In fact, his Council, and anyone for that matter, gets a peek at the exhibit on July 10, when the Currier will host a meeting of the Veteran Advisory Council and give a PowerPoint presentation of the exhibit.

Sundstrom said the Currier has gone to great lengths to make the exhibit acceptable.

The Currier took advice from an ad-hoc panel of Vietnam veterans, one of who works at the museum. They suggested the narratives attached to the photos be stripped of any politics and just explain the events taking place in the photograph.

The museum will put aside a "response hall'' — half the space of the exhibit — for veterans to display their own photographs and narratives.

Howe dismisses the response hall as a bulletin board, where veteran contributions will be seen as the work of amateurs alongside the works of the exhibit.

"Most of their award winning pictures were photos of opportunity, not attempts at art, while we were busy protecting their butts, as best we could, and the public deserves to know that," Howe said.

Actually, several of the news photographers died covering the war, and one of the exhibit photos includes an Army chaplain giving Last Rites to photographer Dickey Chapelle, the first woman war correspondent killed in the war.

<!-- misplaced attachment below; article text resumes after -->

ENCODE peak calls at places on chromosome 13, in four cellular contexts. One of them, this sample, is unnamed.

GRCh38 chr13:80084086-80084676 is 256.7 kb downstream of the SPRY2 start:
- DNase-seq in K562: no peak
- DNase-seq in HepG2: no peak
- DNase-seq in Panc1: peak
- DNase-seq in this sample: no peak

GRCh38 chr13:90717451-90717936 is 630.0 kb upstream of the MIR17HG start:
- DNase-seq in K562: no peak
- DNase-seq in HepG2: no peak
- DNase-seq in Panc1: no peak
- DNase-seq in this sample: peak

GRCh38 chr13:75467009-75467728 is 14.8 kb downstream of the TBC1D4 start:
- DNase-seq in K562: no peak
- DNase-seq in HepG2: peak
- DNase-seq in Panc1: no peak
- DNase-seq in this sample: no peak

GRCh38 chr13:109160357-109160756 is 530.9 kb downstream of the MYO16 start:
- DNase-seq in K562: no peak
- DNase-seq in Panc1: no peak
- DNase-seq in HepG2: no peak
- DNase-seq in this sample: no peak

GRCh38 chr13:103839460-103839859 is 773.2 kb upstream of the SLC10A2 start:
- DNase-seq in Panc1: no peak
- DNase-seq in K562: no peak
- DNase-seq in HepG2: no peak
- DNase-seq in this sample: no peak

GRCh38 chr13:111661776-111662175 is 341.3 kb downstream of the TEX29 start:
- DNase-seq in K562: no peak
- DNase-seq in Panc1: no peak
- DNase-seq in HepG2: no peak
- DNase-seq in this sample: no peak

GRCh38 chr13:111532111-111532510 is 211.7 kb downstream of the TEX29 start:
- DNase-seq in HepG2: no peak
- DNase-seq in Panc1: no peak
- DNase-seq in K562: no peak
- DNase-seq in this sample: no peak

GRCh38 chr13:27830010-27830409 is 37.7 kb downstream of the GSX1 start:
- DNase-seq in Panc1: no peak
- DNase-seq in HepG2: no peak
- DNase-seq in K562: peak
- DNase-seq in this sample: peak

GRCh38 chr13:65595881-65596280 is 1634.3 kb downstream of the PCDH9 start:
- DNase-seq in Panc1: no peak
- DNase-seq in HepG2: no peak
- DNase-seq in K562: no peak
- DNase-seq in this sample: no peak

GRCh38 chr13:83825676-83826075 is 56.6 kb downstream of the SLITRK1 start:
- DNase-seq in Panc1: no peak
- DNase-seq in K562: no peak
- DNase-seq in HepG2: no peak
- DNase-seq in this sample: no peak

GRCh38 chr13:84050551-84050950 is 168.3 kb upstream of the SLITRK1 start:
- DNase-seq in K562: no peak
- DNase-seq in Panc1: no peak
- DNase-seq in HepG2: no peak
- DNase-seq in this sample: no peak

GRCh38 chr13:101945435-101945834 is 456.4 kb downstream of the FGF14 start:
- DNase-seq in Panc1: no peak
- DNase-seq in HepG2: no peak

As of this writing, Burdett is trying to get Vietnam veterans to submit material for the response hall, and Howe talks about a totally separate exhibit with veteran-generated material, something Sundstrom encourages.

Howe said Burdett is being too politically correct on the issue.

"Unless you were there in Nam you have no idea of the emotions us Vietnam Vets go through on a regular basis, and have for over 35 years," he wrote Burdett.

For his part, Howe fears the exhibit will focus on "limited information" — the anti-war aspects of the photographs that turned the country against Vietnam (and its soldiers) decades ago.

Of course, when he speaks of limited information, Howe wants to see more information about his fellow soldiers and how hard they fought for the Vietnamese and protected them. (In fact, some of the photos show that.)

But limited information cuts both ways, and if the exhibit can be faulted for anything, it is for a big blank page it leaves in its history book of Vietnam.

That missing page, as painful as it is, is My Lai, the village where 26 soldiers massacred hundreds of civilians in 1968. Sundstrom said the most incriminiating My Lai photos — including one of dead women and children in a ditch — were taken by an Army photographer, not a news photographer. (However, the photographer later sold the photos to Life magazine.)

The fact is hundreds of thousands of Americans saw combat in Vietnam —— one count says 1.5 million — while those who took part in atrocities is a scant fraction of the total. That shows the humanity of our soldiers, not their inhumanity.

But Sundstrom said My Lai photos would be inappropriate and hurtful.

"I don't think," he said, "it's an accurate depiction of a typical soldier's experience."

The exhibit runs Aug. 3 through Veterans Day.

Mark Hayward's City Matters runs Thursdays in the New Hampshire Union Leader and on UnionLeader.com. He can be reached at mhayward@unionleader.com.